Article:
Tuesday, January 31, 2006


Here are some suggestions about the use of TOOLS.

• Remember some of the tools you have always used will be fine, but there are many tools available that will prove much more useful now. LOOK for them! You will find: ergonomic, lightweight, long-handled, spring –released pruners and scissors, there are also “cut and hold” tools for those able to use just one hand.
• Be sure to keep the tools in good condition to avoid needless cuts, scrapes and blisters. If you get red spots after using a particular tool, stop using it or fix the tool.
• Paint tools a bright color for those with visual problems…or anyone else! That way tools will NOT be left behind in the garden.
• Be sure to have a sitting, or kneeling apparatus that gives you something to lean on when you need to get to your feet. An upturned bucket is great for this purpose, and can also be pressed in to use elsewhere if needed! A good point to remember is it is often easier to carry two buckets half full, than one bucket completely full! Remember that “scoot chairs” with wheels are very helpful for washing the car or other “low to the ground” chores.
• I got a great idea from “Alice” on-line at my web-site http://ncmg.blogspot.com/. She says, “I made a simple bag about 14 inches wide and 10 inches deep, with long ties attached at either end of the side that is open. I can tie it to the handles of the wheelbarrow and never lose the tools amongst the rubbish now.”

Sunday, January 29, 2006


This is a continuation of my last post. I hope it isn't too long!

Should you worry about not gardening the way we used to? It’s not called “Adaptive” gardening for nothing. We need to ADAPT our minds as well as our gardens! Life is different now, so let’s see what works.

• Does the garden need some changes, or can you live with what you’ve got?
• Try raised gardens-they can be the most logical for all kinds of reasons.
• There are also hanging plants.
• Wall, trellis and arbor gardens.
• Espaliered trees, both flowering AND fruiting.
• Greenhouse gardening.
• Indoor gardening.
• Be sure your gardens are easy to get to if you need to tend to them regularly.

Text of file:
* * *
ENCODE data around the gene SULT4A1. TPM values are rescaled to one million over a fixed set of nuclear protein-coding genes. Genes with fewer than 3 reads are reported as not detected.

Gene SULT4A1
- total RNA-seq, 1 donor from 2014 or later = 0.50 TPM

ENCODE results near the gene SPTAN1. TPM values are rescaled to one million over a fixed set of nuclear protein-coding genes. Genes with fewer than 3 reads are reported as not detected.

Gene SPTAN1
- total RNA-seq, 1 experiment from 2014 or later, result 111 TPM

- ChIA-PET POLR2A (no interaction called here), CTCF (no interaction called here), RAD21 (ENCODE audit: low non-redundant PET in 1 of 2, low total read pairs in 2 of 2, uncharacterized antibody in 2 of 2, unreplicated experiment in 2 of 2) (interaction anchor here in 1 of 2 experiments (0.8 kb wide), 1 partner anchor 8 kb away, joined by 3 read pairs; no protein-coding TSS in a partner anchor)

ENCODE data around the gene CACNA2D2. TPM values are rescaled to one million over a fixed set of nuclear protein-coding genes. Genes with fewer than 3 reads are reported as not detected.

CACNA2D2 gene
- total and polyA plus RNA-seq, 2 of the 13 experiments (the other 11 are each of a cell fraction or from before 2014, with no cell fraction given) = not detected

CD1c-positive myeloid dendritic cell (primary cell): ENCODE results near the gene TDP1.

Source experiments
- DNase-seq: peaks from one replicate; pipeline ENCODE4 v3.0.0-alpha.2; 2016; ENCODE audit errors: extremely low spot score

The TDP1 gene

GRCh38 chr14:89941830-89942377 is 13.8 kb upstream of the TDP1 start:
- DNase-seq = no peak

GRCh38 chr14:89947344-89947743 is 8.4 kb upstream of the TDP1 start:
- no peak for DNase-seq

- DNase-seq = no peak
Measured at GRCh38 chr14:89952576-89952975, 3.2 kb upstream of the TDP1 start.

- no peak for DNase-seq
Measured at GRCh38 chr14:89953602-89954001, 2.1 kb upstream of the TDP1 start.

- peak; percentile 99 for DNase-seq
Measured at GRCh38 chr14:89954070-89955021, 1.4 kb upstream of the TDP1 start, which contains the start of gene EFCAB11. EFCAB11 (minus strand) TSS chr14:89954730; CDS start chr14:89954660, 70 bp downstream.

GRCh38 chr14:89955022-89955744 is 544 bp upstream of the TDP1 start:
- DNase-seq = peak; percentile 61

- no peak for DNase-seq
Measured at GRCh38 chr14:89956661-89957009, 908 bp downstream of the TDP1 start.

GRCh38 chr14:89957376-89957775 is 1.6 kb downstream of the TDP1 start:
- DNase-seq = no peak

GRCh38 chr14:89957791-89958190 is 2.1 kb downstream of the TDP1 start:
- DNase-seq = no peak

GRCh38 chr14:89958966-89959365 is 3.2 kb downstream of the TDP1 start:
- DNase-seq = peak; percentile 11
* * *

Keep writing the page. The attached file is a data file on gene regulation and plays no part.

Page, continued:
• Those that take care of themselves like perennials can be off somewhere on their own!
• Build, or have built, platforms in your garden where you can set things you need to get to, like tools or even trays of seedlings.
• Encourage “volunteers” or plants that self seed. They can be lovely and don’t need to be treated as weeds.
• Be sure the soil mixtures you use are easily worked. Use lots of compost.

Next time I'll deal with "tools". Stay tuned!

Wednesday, January 25, 2006


Well, I've begun the serious planning for my course on "THE AGING GARDENER; ACHES, PAINS AND CANES. ARE THEY COMPATIBLE WITH GARDENING?
I said I'd share some of my syllabus with you here, so let's take a look at the beginning.

We are living longer. Exercise is good for us. However, research shows that probably about 70 % of older adults are inactive!
• Gardening is considered low-intensity exercise!
• Exercise can help prevent coronary artery disease, high blood pressure, stroke, diabetes, depression, and even some cancers.
• By staying active we will reduce the limiting effects of those diseases that tend to limit us in our mature years like arthritis and osteoporosis. It will help us keep our balance and therefore reduce falls. It helps us keep our independence!

We’ve been gardening forever. Now our bodies don’t work right. What do we do?
• Don’t be discouraged.
• Use your head, not your back!
• Get a tetanus shot!
• Wait until after your morning cup of coffee. While having that, plan your attack!
• Preferably work hardest after a rain. The ground is easier to work.
• Define what it is you are limited by and then find the proper tools.
• Find a child to teach, and have them help you. A grandchild fits these criteria well!
• Don’t be afraid to try something new!
• Use groundcovers instead of grass to reduce the need for cutting the grass.
• If possible, leave “taxing” chores to others. (A spouse, child, grandchild, a hired hand, etc.)
• Try not to get frustrated. Stop before you get to that point and try something else.
• Define what you are going to do before you begin and don’t get sidetracked.
• Be organized. Treat gardening like driving to town. Plan your route and don’t have to backtrack. Put the wheelbarrow, wagon or cart to use. Take everything you need with you so you don’t need to go back to the garage. IMPORTANT: BRING WATER TO DRINK!!!
• Don’t get discouraged. Look for success in small tasks.

Wednesday, January 18, 2006


The wind is ripping through the trees and branches have been strewn carelessly around. The yard is a mess! The wind storm is relentless in it's damage. The only thing I can say is that it is breaking off lots of weak and diseased branches. Now doesn't that kind of "ring a bell"? What is the first thing you are told about pruning? First, remove the diseased and weak branches!
It appears that nature is helping us with pruning those branches we can't reach! During wind storms like this I often say, "God is pruning today!" You could say "Nature" or whatever else, but let's remember that we are not the ultimate gardener!
However, we are the ultimate "HELPER"! Get out there and pick up those branches. Or ask a spouse to help, or your children or grandchildren, if you are lucky enough to have them living close by.

Thursday, January 12, 2006



Start looking for those wonderful gardening catalogues!

This is a good time to check old seeds for viability

Remove any heavy snow from evergreens.

Put your Christmas tree outside to provide shelter for the birds.
You can also smear the branches with peanut butter mixed with corn meal.
The birds will love it!

Keep those bird feeders full

Any questions about January?